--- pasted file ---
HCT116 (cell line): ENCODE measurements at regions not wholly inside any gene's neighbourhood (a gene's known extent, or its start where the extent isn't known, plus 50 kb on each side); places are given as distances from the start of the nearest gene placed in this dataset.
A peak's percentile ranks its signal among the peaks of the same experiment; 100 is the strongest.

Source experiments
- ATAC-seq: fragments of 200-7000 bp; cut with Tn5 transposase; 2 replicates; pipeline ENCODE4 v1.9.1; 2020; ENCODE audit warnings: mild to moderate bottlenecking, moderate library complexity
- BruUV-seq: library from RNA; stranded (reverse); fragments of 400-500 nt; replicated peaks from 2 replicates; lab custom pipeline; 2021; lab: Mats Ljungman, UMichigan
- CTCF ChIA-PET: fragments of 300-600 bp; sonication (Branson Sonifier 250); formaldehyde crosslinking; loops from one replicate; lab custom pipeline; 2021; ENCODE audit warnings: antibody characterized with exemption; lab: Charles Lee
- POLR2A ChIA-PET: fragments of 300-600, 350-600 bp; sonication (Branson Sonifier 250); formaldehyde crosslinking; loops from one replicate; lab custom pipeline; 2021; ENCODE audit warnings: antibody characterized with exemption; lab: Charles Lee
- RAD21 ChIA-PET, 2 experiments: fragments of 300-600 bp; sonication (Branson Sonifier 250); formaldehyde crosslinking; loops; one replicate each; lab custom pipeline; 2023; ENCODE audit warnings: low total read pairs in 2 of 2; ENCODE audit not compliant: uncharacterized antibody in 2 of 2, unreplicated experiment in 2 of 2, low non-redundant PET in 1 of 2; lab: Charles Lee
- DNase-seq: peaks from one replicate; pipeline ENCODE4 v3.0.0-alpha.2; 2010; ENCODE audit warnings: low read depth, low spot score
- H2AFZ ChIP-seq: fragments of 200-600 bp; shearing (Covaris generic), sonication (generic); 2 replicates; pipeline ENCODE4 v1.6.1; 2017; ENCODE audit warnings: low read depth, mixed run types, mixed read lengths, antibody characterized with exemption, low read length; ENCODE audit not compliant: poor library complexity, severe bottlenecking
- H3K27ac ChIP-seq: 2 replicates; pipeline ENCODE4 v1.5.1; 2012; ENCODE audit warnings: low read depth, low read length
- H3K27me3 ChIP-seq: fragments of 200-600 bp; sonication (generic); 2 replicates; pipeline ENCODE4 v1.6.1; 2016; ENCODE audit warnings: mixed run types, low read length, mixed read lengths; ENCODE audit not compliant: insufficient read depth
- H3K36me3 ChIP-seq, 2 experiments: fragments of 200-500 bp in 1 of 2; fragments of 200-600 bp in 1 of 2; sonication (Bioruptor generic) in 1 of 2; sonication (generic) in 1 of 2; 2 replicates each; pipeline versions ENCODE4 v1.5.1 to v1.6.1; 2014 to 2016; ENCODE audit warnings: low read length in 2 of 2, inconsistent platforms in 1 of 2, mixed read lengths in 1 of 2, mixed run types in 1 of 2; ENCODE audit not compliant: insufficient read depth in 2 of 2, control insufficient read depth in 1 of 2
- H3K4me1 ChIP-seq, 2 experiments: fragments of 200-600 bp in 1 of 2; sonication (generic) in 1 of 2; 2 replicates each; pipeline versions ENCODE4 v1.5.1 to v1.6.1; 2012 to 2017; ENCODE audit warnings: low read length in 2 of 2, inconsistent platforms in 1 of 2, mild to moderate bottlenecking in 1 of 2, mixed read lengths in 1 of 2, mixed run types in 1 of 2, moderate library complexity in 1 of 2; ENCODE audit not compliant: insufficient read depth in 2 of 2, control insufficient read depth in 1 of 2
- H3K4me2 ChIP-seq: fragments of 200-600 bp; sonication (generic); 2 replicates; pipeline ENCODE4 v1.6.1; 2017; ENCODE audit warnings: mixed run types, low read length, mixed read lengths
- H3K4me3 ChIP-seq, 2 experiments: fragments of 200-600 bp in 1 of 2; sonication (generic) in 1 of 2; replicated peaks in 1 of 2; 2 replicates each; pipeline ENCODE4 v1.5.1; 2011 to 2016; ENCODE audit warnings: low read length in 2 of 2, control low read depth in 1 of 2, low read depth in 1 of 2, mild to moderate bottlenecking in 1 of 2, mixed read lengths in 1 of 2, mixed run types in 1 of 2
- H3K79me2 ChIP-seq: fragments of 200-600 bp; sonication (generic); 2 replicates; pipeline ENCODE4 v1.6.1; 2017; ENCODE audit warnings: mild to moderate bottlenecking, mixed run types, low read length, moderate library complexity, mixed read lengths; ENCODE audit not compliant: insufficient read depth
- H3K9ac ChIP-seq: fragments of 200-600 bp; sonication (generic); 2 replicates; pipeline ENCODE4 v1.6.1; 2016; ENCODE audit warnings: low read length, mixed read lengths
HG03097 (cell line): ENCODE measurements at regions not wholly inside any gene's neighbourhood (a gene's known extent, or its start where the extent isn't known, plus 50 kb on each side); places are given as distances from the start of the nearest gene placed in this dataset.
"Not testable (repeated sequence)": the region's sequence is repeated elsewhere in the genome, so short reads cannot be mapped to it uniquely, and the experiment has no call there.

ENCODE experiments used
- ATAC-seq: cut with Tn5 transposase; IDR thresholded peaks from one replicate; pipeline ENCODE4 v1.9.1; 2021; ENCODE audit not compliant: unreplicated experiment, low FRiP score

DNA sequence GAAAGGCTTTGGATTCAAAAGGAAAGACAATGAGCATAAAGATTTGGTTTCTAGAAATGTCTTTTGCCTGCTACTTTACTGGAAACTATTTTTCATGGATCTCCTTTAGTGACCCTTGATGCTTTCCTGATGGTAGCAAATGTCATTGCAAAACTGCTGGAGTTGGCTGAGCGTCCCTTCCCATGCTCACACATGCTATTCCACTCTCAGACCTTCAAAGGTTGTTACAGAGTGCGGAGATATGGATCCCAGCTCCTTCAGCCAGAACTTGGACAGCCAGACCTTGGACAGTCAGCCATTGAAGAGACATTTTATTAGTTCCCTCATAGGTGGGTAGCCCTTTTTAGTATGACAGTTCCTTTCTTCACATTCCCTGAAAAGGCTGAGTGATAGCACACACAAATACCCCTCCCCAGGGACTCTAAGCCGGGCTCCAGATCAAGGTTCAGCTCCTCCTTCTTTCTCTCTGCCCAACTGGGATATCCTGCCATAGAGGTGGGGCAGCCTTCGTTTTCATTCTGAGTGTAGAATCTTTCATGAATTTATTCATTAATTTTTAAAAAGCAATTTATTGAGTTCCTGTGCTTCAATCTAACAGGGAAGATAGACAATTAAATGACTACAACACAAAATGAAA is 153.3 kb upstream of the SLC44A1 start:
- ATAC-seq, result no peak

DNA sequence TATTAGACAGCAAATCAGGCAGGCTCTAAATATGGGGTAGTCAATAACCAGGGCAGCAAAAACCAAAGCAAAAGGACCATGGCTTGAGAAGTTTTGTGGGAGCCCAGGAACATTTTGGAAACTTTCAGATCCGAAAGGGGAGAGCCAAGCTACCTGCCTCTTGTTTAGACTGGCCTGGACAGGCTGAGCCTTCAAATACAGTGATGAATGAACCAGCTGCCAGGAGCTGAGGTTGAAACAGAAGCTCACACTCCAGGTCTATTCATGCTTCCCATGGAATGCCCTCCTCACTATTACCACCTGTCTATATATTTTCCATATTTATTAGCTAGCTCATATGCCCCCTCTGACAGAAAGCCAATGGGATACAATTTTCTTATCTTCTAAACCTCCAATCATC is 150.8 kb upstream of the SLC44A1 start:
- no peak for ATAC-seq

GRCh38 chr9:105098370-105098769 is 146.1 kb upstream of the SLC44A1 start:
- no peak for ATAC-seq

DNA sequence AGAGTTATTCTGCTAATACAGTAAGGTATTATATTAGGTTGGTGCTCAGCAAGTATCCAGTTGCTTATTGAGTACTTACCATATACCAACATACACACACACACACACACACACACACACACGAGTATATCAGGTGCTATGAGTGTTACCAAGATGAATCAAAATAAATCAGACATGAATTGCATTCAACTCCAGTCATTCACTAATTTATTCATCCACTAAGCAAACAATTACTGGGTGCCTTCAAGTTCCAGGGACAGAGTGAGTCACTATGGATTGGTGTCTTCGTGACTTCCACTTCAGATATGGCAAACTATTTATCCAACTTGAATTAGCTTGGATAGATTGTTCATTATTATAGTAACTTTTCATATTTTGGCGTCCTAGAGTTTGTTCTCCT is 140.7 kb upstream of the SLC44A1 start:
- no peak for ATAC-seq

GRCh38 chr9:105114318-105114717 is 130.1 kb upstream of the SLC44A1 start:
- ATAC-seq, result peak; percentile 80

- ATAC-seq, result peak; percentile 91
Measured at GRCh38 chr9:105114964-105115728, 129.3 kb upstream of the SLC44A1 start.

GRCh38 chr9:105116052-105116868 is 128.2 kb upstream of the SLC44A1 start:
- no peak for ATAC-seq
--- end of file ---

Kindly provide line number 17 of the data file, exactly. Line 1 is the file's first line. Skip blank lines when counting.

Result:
- H3K79me2 ChIP-seq: fragments of 200-600 bp; sonication (generic); 2 replicates; pipeline ENCODE4 v1.6.1; 2017; ENCODE audit warnings: mild to moderate bottlenecking, mixed run types, low read length, moderate library complexity, mixed read lengths; ENCODE audit not compliant: insufficient read depth